“We’ve seen a growing number of ghost guns used in gun crimes, and these untraceable weapons make it even harder for law enforcement to investigate gun crimes,” Attorney General Kathy Jennings said. “The only people who benefit from a gun without a serial number are criminals skirting existing background check laws.  I’m grateful to Rep. Longhurst and Sen. Poore for tackling this rising threat.”

According to Giffords Law Center, eight states and the District of Columbia have enacted laws to, at least partially, address the problem of undetectable or untraceable guns. Further restrictions have also been implemented at the local level.

“From closing the gun show and Charleston loopholes, to passing red flag laws, to expanding background checks, Delaware has been at the forefront of gun safety legislation,” said Rep. Longhurst, D-Bear. “Troublingly, individuals are constantly looking for loopholes to circumvent these laws. Ghost guns, which can be easily obtained online and built at home, are a terrifying way to bypass law enforcement, especially for people who are prohibited from possessing a firearm.  By passing this comprehensive and common-sense bill, we’re taking an important step toward protecting Delawareans from gun violence by keeping unlicensed firearms out of the hands of criminals.”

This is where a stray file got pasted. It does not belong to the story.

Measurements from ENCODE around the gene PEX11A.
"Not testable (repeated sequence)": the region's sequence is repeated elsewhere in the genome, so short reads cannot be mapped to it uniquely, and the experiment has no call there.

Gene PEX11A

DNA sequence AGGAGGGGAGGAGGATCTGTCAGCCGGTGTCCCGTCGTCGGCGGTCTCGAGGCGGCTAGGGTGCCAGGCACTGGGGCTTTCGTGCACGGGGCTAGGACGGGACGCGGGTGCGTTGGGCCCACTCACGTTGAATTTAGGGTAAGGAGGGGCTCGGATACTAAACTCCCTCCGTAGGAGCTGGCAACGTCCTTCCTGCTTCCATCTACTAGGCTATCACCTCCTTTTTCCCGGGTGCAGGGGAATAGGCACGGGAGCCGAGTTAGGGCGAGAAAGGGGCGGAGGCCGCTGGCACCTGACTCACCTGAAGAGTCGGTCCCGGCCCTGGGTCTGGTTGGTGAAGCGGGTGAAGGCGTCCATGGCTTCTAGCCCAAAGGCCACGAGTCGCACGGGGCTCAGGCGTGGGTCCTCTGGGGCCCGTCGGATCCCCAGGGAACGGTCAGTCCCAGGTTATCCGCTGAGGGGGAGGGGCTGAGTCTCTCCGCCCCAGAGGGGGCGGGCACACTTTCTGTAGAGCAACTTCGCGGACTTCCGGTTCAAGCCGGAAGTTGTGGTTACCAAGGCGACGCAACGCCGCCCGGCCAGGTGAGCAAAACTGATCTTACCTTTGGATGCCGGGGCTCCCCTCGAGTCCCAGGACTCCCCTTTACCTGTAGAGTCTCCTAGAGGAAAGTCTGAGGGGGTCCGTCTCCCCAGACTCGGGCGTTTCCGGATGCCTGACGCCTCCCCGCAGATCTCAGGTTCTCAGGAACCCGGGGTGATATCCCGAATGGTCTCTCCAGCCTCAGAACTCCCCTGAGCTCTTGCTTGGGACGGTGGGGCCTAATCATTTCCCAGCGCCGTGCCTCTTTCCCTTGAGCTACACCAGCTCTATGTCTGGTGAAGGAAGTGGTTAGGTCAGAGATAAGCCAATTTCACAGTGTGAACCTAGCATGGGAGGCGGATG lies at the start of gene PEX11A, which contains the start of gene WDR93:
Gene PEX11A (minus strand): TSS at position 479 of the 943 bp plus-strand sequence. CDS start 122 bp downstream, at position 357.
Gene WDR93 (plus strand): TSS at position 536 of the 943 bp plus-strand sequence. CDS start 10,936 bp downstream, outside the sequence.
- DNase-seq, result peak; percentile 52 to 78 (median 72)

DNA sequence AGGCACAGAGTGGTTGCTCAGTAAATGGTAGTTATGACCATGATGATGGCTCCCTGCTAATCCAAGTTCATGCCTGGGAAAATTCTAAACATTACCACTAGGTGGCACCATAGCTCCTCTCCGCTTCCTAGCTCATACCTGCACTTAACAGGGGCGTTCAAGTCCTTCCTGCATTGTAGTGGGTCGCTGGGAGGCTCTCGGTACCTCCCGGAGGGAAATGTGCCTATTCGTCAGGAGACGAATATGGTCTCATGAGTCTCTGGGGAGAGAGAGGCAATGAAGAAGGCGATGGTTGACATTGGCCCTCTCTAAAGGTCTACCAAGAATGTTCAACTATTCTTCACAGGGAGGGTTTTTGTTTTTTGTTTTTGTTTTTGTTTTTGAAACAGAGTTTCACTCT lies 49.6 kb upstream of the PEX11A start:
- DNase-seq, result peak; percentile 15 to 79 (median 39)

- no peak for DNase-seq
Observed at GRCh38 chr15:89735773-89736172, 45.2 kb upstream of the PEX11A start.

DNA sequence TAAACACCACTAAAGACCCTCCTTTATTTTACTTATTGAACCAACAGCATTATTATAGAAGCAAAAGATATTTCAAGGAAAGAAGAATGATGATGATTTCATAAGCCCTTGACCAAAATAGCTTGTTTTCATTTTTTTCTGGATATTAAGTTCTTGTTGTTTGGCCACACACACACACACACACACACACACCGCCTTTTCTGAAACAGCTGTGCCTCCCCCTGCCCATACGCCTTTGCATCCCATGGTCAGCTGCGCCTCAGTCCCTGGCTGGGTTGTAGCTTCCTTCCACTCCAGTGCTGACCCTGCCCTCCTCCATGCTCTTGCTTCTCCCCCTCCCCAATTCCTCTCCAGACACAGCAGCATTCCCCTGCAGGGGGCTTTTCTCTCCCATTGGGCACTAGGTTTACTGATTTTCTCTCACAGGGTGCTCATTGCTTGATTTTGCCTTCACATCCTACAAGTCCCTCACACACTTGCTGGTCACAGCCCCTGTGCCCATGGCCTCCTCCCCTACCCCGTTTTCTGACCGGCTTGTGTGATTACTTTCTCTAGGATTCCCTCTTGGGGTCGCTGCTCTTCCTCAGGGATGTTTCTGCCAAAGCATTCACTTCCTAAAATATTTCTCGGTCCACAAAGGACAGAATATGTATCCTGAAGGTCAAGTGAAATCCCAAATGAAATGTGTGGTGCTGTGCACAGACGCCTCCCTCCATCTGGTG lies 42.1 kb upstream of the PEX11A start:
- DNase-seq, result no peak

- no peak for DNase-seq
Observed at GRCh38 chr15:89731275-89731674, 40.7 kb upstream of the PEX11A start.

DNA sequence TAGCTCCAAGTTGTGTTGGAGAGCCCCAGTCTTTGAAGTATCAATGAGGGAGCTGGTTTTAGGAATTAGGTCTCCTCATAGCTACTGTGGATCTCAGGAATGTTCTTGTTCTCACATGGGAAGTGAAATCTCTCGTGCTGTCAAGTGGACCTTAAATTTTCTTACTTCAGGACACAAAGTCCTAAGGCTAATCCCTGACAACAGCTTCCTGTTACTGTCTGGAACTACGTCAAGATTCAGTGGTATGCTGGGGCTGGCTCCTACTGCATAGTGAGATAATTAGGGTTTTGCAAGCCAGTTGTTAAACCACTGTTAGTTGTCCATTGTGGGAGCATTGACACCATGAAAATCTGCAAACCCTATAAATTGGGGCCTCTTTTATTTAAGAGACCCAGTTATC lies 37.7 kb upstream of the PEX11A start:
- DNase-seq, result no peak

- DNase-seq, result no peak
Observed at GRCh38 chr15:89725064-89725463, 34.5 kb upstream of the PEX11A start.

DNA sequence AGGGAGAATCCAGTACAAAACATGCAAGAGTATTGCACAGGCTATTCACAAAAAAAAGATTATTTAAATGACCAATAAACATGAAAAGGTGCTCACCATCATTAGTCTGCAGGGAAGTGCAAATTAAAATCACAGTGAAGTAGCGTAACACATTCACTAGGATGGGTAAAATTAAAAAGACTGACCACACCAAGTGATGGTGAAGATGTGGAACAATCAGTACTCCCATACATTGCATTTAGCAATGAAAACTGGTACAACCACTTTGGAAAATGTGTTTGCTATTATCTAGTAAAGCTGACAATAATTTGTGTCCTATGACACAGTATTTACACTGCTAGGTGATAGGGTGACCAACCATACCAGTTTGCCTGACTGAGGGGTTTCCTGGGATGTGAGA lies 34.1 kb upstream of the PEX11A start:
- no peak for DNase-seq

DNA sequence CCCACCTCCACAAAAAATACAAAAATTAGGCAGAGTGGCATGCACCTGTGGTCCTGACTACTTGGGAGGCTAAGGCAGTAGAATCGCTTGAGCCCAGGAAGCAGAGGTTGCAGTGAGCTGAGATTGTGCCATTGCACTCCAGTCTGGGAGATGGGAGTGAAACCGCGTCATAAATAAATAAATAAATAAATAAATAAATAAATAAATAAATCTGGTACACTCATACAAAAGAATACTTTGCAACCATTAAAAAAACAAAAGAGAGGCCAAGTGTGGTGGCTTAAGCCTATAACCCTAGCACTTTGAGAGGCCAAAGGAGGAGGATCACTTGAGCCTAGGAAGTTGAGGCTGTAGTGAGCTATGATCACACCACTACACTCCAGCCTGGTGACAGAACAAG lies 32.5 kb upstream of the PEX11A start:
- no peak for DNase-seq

The Senate on Tuesday also passed House Bill 124, which would prohibit someone from purchasing a firearm if they know they are the subject of an outstanding arrest warrant or an active indictment related to a felony or misdemeanor crime of domestic violence.

Delaware law currently bars the subject of a protection-from-abuse order from purchasing a firearm. Passed by the House in May, HB 124 would close a loophole that exists for the subjects who were not present when the PFA was ordered by a judge, even if they know the PFA exists.

“Domestic abuse is far more likely to turn deadly if firearms are present in the home,” said Sen. Laura Sturgeon, the lead Senate sponsor of HB 124. “Preventing people with active protection from abuse orders from acquiring firearms is one of the surest ways we can protect the lives of their victims and stop further acts of violence from being committed with potentially deadly consequences.” 

During the past five years, 29 of 41 domestic violence-related fatalities – more than 70% – in Delaware involved firearms.

“Separating from an abusive relationship is the most dangerous time for a victim of domestic violence. Studies show that more than half of women killed by an intimate partner are killed with a firearm,” said Rep. Krista Griffith, D-Fairfax, the prime sponsor of HB 124. “This bill will close a loophole in the system to protect victims of domestic violence and stop further acts of violence from being committed by a firearm. I’m grateful that we’ve taken this critical step that quite simply will save lives.”

“Our laws already recognize the serious danger that lives in the intersection between guns and domestic violence,” Attorney General Jennings said. “That danger is no less real while the abuser is awaiting a final protection from abuse order or trial. We’ve seen far too many examples of how easily domestic violence can become deadly, and the reality is that these horrific tragedies are often preventable. This legislation closes a fatal loophole. Rep. Griffith and Sen. Sturgeon deserve real credit for standing up for victims of abuse.”